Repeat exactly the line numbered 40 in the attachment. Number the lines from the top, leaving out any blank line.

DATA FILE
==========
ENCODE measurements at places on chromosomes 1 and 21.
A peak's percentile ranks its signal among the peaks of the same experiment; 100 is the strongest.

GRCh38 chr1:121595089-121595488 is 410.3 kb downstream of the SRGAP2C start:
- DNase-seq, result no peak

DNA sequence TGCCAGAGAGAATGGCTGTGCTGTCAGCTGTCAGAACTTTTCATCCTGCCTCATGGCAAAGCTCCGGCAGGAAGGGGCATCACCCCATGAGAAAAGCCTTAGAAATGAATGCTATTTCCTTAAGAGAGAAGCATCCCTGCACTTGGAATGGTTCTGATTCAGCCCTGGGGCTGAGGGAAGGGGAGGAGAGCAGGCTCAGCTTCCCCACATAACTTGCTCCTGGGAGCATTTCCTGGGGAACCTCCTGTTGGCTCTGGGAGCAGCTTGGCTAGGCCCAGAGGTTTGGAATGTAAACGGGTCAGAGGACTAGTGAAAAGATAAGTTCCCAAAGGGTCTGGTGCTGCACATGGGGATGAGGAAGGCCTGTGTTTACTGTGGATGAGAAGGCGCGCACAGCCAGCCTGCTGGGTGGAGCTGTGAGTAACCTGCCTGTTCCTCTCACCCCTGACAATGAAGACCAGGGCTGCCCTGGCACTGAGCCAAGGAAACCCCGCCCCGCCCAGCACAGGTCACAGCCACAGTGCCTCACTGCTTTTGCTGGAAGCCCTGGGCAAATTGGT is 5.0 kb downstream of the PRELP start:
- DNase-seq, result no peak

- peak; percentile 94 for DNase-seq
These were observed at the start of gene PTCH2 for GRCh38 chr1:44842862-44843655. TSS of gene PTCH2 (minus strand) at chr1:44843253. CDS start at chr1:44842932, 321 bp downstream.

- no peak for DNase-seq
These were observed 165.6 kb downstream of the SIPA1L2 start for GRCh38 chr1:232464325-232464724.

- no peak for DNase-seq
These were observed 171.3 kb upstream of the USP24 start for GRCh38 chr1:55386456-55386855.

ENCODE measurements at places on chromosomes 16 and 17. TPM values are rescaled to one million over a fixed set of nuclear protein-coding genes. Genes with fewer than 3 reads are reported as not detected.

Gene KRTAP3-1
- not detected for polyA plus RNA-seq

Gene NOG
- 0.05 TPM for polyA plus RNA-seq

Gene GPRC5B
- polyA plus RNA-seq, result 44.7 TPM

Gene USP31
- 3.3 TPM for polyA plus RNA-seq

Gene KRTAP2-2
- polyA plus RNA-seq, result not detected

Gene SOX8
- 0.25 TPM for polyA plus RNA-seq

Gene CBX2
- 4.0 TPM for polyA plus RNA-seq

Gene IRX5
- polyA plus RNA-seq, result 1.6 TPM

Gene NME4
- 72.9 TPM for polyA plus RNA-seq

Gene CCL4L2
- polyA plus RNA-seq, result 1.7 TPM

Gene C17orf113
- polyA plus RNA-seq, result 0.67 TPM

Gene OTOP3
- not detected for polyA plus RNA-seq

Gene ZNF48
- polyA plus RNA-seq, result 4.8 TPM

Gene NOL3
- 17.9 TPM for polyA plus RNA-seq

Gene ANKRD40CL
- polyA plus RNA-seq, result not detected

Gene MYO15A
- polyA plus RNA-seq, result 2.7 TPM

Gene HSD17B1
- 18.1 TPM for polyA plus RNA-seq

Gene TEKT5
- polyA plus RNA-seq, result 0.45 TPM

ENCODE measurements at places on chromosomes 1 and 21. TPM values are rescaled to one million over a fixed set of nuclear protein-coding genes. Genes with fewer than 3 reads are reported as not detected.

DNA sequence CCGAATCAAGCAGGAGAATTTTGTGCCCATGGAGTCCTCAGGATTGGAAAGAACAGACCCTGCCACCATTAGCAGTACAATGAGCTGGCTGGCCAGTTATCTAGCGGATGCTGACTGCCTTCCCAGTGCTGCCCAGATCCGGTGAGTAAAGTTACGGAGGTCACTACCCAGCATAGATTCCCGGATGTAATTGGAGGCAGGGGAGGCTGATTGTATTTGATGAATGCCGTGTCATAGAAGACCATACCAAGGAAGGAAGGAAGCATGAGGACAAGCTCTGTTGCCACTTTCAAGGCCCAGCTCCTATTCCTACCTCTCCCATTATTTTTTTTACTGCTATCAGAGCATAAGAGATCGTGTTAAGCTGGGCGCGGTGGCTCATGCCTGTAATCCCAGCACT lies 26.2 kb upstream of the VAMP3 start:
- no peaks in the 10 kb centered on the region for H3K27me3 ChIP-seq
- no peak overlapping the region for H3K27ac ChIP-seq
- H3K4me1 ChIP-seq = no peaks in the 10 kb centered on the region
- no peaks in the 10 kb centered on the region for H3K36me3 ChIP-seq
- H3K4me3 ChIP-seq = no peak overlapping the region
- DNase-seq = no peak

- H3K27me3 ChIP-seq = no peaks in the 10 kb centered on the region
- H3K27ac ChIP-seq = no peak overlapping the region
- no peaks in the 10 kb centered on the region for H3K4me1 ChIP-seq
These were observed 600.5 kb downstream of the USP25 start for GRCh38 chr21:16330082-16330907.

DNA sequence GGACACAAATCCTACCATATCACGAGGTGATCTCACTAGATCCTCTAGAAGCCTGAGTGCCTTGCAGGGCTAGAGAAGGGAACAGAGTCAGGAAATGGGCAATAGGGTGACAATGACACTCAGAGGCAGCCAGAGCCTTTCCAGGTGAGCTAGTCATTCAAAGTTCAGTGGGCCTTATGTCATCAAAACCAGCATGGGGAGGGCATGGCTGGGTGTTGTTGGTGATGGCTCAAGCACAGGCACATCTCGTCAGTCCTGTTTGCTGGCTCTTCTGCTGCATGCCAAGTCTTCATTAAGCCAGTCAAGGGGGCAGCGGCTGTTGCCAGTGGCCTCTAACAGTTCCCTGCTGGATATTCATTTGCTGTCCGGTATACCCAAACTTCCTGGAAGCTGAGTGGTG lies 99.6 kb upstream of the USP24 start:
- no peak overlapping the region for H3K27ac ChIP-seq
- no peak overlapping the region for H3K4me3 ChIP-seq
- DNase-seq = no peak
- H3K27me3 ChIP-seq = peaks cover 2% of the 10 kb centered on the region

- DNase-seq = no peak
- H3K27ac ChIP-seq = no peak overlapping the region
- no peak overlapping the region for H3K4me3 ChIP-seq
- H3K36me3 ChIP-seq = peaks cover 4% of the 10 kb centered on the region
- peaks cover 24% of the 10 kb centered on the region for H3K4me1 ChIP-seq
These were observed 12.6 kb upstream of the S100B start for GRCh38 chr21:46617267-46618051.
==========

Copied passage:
Gene NOL3